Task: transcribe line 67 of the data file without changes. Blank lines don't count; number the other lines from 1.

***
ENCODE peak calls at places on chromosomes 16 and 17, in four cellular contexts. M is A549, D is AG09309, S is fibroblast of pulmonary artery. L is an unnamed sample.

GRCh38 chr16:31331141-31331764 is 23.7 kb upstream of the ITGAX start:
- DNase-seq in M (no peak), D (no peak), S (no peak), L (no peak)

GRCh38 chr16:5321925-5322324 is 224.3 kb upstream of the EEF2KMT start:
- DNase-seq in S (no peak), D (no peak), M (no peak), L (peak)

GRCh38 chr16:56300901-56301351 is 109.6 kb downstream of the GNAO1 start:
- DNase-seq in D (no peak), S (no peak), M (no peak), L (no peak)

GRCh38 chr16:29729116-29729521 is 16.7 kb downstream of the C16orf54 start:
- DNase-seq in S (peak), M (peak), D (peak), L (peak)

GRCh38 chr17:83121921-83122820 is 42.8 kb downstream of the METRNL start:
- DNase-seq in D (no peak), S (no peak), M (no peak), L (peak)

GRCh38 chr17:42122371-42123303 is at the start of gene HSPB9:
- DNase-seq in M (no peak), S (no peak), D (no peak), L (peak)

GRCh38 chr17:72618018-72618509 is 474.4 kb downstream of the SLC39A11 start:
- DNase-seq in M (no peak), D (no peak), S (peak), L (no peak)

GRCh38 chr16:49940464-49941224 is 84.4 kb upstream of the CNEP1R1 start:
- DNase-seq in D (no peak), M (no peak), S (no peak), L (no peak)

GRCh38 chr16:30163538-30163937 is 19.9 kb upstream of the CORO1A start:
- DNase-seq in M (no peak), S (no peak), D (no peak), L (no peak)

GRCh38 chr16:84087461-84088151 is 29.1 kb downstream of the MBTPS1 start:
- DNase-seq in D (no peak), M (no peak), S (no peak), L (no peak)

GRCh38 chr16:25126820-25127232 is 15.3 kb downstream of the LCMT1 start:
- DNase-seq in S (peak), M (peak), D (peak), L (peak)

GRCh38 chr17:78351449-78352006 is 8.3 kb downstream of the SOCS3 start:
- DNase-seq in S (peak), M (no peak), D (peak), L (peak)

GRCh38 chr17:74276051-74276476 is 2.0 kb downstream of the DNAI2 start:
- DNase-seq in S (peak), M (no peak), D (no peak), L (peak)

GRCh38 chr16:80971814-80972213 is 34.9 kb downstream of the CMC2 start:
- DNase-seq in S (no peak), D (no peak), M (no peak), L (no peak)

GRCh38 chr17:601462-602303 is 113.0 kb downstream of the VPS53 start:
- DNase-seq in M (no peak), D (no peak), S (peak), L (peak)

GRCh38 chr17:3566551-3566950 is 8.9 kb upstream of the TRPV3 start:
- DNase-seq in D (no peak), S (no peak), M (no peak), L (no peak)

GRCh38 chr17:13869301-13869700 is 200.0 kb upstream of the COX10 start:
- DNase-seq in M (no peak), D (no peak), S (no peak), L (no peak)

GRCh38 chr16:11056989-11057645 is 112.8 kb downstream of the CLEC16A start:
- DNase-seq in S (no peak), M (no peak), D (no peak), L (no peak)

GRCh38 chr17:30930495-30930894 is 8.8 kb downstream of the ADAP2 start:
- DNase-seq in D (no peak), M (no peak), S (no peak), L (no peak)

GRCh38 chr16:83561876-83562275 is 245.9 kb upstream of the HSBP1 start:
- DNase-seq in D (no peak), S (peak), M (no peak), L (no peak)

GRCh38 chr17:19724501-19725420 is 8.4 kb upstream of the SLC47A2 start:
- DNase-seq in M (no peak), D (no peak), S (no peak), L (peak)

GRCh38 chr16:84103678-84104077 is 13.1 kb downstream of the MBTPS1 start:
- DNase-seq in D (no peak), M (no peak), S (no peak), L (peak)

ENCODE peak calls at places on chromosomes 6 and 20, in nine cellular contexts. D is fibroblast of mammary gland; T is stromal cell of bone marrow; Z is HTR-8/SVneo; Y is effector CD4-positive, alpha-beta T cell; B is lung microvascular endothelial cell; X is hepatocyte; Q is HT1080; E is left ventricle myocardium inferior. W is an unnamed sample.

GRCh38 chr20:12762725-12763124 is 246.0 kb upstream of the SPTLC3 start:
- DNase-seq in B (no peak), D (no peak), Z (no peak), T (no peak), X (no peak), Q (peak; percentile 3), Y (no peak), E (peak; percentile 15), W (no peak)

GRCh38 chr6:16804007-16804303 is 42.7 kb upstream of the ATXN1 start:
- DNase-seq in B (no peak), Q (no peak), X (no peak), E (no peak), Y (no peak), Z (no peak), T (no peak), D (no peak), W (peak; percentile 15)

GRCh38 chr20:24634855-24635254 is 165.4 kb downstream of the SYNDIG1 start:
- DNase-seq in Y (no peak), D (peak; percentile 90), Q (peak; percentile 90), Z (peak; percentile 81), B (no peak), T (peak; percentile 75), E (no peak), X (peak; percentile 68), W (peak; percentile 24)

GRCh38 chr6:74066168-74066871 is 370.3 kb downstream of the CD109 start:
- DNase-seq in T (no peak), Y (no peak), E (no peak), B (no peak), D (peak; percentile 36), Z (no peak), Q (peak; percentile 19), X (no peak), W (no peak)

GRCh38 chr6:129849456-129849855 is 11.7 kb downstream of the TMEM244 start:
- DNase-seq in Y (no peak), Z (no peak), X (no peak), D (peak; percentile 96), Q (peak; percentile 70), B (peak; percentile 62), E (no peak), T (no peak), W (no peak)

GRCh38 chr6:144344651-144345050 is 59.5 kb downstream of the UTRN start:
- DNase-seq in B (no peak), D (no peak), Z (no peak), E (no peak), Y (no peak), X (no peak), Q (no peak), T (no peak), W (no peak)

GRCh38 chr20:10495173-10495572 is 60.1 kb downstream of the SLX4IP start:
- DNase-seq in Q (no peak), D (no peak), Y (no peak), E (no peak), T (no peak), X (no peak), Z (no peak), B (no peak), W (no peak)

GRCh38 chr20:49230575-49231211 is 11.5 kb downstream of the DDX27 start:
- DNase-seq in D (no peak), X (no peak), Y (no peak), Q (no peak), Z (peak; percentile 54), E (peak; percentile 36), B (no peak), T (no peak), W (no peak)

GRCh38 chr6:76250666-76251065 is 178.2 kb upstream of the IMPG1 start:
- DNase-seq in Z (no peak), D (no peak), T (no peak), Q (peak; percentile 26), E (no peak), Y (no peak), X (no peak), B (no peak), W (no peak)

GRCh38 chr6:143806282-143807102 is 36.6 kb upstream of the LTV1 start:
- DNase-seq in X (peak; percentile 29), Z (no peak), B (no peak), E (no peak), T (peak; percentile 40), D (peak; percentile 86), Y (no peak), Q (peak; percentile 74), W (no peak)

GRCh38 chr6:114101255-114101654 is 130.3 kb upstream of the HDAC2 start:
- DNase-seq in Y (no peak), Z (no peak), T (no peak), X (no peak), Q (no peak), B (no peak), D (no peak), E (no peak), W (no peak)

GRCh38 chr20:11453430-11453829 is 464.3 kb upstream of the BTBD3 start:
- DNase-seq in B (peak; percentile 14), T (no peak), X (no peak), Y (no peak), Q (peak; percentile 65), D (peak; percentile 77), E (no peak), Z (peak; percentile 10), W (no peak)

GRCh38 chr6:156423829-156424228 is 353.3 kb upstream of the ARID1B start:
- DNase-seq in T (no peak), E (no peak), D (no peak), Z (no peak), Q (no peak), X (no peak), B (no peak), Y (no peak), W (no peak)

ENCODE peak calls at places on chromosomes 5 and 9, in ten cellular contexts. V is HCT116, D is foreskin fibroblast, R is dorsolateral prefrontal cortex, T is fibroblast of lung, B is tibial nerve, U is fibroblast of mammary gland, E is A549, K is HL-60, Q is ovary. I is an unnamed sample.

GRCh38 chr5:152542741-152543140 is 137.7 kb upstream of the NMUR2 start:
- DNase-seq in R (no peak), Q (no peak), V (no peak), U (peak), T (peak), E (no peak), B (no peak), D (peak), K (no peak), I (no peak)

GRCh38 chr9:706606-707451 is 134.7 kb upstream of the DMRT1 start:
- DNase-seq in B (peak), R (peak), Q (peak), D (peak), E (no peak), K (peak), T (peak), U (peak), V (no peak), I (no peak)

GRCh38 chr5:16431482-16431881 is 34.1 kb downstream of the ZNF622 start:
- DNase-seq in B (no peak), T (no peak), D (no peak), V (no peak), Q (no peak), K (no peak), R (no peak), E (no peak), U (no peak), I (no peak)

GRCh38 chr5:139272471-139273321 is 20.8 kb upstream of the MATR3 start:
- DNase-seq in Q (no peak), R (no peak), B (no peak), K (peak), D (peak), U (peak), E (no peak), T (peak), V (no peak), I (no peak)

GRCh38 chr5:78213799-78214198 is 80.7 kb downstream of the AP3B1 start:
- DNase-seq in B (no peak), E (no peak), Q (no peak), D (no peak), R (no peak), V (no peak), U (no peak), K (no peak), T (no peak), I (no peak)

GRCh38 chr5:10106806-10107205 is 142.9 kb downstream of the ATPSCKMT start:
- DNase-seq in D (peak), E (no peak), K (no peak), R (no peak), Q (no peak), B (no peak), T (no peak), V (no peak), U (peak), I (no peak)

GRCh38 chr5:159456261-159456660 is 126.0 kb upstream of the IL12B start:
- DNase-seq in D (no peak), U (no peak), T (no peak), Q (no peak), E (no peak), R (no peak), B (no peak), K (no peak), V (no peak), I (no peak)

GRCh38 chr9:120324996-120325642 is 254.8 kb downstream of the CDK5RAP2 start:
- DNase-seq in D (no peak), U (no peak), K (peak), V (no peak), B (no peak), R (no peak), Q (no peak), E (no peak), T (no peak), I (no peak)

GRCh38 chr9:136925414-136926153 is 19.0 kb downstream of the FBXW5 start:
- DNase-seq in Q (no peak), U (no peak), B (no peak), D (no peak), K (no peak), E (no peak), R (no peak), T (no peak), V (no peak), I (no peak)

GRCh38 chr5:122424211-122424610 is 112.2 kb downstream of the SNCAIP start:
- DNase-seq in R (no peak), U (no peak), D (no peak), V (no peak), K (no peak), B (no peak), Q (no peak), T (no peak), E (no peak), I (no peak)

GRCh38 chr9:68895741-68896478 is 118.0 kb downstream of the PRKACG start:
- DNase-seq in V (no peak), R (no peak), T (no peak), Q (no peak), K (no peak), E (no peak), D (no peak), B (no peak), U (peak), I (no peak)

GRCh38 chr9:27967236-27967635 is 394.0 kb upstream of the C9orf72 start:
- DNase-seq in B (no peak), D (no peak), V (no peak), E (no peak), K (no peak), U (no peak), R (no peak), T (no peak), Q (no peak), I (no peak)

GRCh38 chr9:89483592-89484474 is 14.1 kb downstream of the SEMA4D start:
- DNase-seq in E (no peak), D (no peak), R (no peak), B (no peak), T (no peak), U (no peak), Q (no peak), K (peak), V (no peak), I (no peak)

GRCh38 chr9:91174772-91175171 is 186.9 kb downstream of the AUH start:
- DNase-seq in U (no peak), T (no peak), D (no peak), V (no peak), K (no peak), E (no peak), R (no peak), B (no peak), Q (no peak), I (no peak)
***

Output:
GRCh38 chr6:114101255-114101654 is 130.3 kb upstream of the HDAC2 start: